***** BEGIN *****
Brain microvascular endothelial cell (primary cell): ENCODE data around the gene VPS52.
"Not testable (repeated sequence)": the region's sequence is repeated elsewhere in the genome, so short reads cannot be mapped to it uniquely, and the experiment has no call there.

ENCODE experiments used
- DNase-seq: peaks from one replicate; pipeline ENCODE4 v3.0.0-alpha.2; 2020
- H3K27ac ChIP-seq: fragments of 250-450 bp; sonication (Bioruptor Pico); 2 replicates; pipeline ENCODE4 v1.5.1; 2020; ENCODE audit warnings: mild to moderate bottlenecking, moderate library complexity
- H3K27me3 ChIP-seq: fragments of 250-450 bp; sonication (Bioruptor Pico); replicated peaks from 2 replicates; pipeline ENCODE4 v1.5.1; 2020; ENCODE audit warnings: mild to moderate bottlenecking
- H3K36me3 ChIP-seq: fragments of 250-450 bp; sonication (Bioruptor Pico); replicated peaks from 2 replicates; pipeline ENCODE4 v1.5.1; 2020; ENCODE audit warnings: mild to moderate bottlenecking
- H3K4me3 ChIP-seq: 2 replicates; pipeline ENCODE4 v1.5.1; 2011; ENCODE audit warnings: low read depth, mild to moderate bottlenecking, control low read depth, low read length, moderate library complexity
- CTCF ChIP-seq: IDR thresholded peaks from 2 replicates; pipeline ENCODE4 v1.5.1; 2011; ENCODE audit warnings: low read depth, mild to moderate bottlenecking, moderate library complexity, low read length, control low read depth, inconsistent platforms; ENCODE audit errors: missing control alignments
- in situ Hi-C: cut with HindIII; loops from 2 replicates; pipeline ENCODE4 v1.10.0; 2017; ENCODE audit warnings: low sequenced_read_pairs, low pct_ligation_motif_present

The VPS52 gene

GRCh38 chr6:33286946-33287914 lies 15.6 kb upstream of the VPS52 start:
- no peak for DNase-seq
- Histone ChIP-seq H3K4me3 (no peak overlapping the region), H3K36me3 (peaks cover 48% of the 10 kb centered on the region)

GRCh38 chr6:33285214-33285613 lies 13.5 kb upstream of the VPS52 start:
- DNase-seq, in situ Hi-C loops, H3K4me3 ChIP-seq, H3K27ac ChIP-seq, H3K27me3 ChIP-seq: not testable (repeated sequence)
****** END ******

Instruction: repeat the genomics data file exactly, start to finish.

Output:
Brain microvascular endothelial cell (primary cell): ENCODE data around the gene VPS52.
"Not testable (repeated sequence)": the region's sequence is repeated elsewhere in the genome, so short reads cannot be mapped to it uniquely, and the experiment has no call there.

ENCODE experiments used
- DNase-seq: peaks from one replicate; pipeline ENCODE4 v3.0.0-alpha.2; 2020
- H3K27ac ChIP-seq: fragments of 250-450 bp; sonication (Bioruptor Pico); 2 replicates; pipeline ENCODE4 v1.5.1; 2020; ENCODE audit warnings: mild to moderate bottlenecking, moderate library complexity
- H3K27me3 ChIP-seq: fragments of 250-450 bp; sonication (Bioruptor Pico); replicated peaks from 2 replicates; pipeline ENCODE4 v1.5.1; 2020; ENCODE audit warnings: mild to moderate bottlenecking
- H3K36me3 ChIP-seq: fragments of 250-450 bp; sonication (Bioruptor Pico); replicated peaks from 2 replicates; pipeline ENCODE4 v1.5.1; 2020; ENCODE audit warnings: mild to moderate bottlenecking
- H3K4me3 ChIP-seq: 2 replicates; pipeline ENCODE4 v1.5.1; 2011; ENCODE audit warnings: low read depth, mild to moderate bottlenecking, control low read depth, low read length, moderate library complexity
- CTCF ChIP-seq: IDR thresholded peaks from 2 replicates; pipeline ENCODE4 v1.5.1; 2011; ENCODE audit warnings: low read depth, mild to moderate bottlenecking, moderate library complexity, low read length, control low read depth, inconsistent platforms; ENCODE audit errors: missing control alignments
- in situ Hi-C: cut with HindIII; loops from 2 replicates; pipeline ENCODE4 v1.10.0; 2017; ENCODE audit warnings: low sequenced_read_pairs, low pct_ligation_motif_present

The VPS52 gene

GRCh38 chr6:33286946-33287914 lies 15.6 kb upstream of the VPS52 start:
- no peak for DNase-seq
- Histone ChIP-seq H3K4me3 (no peak overlapping the region), H3K36me3 (peaks cover 48% of the 10 kb centered on the region)

GRCh38 chr6:33285214-33285613 lies 13.5 kb upstream of the VPS52 start:
- DNase-seq, in situ Hi-C loops, H3K4me3 ChIP-seq, H3K27ac ChIP-seq, H3K27me3 ChIP-seq: not testable (repeated sequence)